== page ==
The ability to prod stem cells into three-dimensional tissue models makes for a powerful way to study human biology. But these exciting tools are still works in progress.
Life happens in (at least) three dimensions. Studying its molecular and cellular basis in flat cells attached to hard plastic, revealing though this is about some aspects of biology, will only take us so far. But scientists have recently added a shiny new tool to their belts: three-dimensional multicellular stem-cell-derived constructs that mimic in vivo tissue, or organoids. For their fascinating potential as tools to probe human biology and disease, we have chosen organoids as Method of the Year 2017.
Organoids are a refurbished rather than an entirely new tool; three-dimensional culture of cells and organ fragments is, after all, an old discipline. But it's only recently that knowledge of mammalian development and tissue homeostasis on the one hand, and of extracellular matrix biology on the other, have coalesced with growing experience in stem cell culture to channel the awesome self-organizing properties of stem cells and their derivatives into realistic in vitro models of human tissue. Organoid models have now been grown for many organs: brain, liver, kidney, breast, retina, and organs of the gastrointestinal tract, among others.
The potential applications of these constructs are equally varied; a News Feature (p19) surveys the possibilities. Organoids are obvious models for prenatal development and tissue maintenance, otherwise intractable processes to study in human. They provide a source of human tissue to study any number of biological processes; recent work reports the first observations of interneuron migration within living human tissue, for example. Organoids are being used to model disease—from infectious disease like Zika virus infection to single gene disorders like cystic fibrosis and complex conditions like cancer. More generally, since the starting stem cells can be edited to carry a genetic variant or mutation of interest, or can be derived from many genetic backgrounds, these could be powerful models for examining the phenotypic consequence of genotype. They have even been applied to evolutionary questions, permitting ambitious comparisons between human and ape tissue. A Commentary (p27) discusses the promise and also the challenges of using brain organoids derived from pluripotent stem cells to model this most complex of organs.
Perhaps one of the most powerful aspects of organoids as research tools is just how well they synergize with other cutting-edge methods. Imaging, for example, has been advancing tremendously within the past decade, particularly in its ability to image deeper into tissue in ways both fast enough to capture living biology and gentle enough not to damage the sample much. A second Commentary (p24) discusses how imaging of adult stem cell-derived organoids—in fixed or living tissue, at small scale or in high throughput, in vitro or upon reintroduction into the body—is advancing our understanding of human biology, especially in cancer.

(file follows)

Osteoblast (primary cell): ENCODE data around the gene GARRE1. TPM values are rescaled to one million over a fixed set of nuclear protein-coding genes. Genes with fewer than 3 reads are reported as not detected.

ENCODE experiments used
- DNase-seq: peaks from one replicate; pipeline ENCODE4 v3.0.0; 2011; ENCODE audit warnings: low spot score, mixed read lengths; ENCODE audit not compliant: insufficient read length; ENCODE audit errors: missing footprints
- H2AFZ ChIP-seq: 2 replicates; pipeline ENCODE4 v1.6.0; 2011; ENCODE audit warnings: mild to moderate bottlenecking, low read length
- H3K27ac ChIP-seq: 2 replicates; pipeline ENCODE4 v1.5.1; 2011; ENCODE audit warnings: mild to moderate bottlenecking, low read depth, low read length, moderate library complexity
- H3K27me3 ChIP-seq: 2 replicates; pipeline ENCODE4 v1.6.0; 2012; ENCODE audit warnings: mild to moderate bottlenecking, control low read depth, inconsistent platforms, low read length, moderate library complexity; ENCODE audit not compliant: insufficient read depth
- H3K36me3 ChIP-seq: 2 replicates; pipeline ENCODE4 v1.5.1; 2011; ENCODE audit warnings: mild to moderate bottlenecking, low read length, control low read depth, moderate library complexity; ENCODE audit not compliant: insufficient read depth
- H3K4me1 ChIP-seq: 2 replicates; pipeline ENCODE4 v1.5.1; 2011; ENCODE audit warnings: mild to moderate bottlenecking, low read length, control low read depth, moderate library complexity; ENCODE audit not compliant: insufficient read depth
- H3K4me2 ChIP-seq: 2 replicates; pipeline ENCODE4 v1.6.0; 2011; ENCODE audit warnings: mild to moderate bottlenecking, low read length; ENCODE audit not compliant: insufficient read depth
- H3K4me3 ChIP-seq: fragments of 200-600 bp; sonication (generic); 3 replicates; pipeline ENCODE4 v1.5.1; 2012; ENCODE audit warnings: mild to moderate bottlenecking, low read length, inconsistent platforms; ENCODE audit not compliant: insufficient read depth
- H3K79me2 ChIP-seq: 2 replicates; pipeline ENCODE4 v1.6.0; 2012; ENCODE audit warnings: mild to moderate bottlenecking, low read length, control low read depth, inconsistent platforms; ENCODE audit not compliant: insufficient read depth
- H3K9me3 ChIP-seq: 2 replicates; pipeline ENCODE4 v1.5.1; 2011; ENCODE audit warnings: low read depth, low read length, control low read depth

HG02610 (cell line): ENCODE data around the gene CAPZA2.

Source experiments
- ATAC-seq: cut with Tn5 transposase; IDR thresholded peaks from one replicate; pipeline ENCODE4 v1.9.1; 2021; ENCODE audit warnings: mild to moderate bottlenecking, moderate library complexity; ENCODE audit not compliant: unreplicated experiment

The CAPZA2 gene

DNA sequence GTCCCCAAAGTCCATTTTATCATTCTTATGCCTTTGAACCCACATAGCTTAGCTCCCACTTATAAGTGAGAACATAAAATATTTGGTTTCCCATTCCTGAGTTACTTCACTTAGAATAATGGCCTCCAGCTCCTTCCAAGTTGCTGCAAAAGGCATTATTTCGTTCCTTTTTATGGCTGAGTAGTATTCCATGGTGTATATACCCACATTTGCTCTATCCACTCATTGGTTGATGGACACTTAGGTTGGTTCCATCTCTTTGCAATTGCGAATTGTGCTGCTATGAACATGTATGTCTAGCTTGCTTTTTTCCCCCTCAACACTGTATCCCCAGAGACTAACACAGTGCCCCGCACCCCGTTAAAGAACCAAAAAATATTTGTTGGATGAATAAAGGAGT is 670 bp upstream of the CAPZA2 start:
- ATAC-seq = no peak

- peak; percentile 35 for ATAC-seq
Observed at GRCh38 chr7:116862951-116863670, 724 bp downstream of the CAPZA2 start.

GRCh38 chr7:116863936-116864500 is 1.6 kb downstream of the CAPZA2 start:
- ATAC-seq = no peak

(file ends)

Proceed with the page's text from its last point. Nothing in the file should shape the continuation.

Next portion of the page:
Single-cell transcriptional profiling is another exploding area of methods development that is being put to good use on these samples, whether to characterize organoids that result from different culture methods, to trace lineage, or to read out the consequence of a perturbation. These methods yield a finer-grained picture than bulk approaches of both organoid cellular composition and of how closely the cells match their in vivo counterparts.
Organoids can contain an impressive range of cell types—kidney organoids, for example, have been reported to have at least ten, with genuinely complex structure. But, as is indeed to be expected from constructs generated in vitro, organoids remain imperfect models in terms of cell-type representation, structure, and mature function. These models will evolve; they will need to be continually evaluated and any biological interpretations tempered by an assessment of their limitations. Clearly, as well, experiments in animal models cannot be abandoned, and data on human fetal tissue will continue to be needed as a benchmark. As a consequence of their complexity and their generation via self-organization, these preparations are also prone to variability (discussed in a Primer on p23). Both technical and biological variation must be taken into account for organoids to reach their full utility.
Our special feature on these tools (p19–33; this includes also a section on methods to watch in coming years) is not intended to be comprehensive about the applications, the history, or the challenges of this nascent technology. We do not cover several related, but more peripheral areas; for instance, 'gastruloids', engineered embryonic stem cell colonies that display early lineage specification, or 'organ-on-a-chip' approaches that integrate microfluidic perfusion with three-dimensional culture. Our hope is to give our readers a flavor of the field and convey some of the exciting possibilities of human organoid culture.
We wish our readers a happy 2018!